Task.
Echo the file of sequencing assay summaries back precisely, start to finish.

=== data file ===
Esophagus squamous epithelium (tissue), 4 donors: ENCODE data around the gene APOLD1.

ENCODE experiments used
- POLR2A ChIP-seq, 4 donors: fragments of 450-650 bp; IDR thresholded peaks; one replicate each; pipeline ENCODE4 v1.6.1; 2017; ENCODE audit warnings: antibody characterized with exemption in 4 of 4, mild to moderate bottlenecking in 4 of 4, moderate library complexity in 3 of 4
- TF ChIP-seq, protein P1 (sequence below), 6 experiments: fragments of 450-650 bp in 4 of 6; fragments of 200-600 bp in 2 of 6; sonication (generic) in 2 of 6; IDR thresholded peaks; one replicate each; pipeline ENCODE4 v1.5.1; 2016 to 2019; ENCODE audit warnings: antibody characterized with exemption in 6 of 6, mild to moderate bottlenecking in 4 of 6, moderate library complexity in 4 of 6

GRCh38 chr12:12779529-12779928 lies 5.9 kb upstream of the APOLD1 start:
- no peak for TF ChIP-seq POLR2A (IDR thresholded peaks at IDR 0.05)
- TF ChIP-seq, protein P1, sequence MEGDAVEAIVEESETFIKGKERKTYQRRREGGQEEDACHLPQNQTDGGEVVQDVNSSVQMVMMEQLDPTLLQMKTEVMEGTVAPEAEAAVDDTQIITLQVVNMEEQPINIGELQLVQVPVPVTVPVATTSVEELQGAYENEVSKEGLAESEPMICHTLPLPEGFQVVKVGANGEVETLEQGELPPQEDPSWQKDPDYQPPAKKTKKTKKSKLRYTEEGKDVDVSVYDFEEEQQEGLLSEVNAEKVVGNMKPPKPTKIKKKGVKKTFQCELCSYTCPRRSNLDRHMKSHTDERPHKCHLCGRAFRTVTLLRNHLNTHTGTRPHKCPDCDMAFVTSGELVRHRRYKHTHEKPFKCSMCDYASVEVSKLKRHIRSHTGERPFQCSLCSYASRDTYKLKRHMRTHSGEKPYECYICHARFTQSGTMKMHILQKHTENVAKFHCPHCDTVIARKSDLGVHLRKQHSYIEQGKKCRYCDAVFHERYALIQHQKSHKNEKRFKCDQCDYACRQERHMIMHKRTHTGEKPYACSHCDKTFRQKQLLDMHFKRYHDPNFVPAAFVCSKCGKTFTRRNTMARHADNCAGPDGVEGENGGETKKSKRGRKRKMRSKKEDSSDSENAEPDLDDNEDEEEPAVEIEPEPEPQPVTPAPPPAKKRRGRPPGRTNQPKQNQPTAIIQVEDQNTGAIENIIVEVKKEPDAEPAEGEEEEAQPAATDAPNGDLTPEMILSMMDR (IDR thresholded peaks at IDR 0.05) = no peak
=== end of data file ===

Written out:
Esophagus squamous epithelium (tissue), 4 donors: ENCODE data around the gene APOLD1.

ENCODE experiments used
- POLR2A ChIP-seq, 4 donors: fragments of 450-650 bp; IDR thresholded peaks; one replicate each; pipeline ENCODE4 v1.6.1; 2017; ENCODE audit warnings: antibody characterized with exemption in 4 of 4, mild to moderate bottlenecking in 4 of 4, moderate library complexity in 3 of 4
- TF ChIP-seq, protein P1 (sequence below), 6 experiments: fragments of 450-650 bp in 4 of 6; fragments of 200-600 bp in 2 of 6; sonication (generic) in 2 of 6; IDR thresholded peaks; one replicate each; pipeline ENCODE4 v1.5.1; 2016 to 2019; ENCODE audit warnings: antibody characterized with exemption in 6 of 6, mild to moderate bottlenecking in 4 of 6, moderate library complexity in 4 of 6

GRCh38 chr12:12779529-12779928 lies 5.9 kb upstream of the APOLD1 start:
- no peak for TF ChIP-seq POLR2A (IDR thresholded peaks at IDR 0.05)
- TF ChIP-seq, protein P1, sequence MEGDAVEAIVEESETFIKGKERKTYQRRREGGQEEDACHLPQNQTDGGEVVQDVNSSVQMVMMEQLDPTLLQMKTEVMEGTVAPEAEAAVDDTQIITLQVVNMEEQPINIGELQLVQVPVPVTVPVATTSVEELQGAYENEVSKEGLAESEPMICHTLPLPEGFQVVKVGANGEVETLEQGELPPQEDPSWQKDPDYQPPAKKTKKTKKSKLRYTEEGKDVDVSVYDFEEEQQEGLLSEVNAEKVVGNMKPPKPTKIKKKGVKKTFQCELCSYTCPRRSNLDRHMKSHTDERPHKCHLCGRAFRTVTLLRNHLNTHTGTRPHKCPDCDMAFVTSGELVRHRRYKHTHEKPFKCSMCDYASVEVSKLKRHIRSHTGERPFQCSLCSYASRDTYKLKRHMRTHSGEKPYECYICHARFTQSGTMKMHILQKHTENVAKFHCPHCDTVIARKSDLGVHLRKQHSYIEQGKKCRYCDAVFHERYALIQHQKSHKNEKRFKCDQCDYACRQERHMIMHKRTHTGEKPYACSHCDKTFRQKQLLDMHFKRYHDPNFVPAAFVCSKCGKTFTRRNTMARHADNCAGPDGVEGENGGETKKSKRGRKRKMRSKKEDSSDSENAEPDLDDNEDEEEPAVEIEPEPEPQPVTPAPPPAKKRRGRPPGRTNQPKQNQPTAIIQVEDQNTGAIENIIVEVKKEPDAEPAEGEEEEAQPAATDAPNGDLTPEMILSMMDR (IDR thresholded peaks at IDR 0.05) = no peak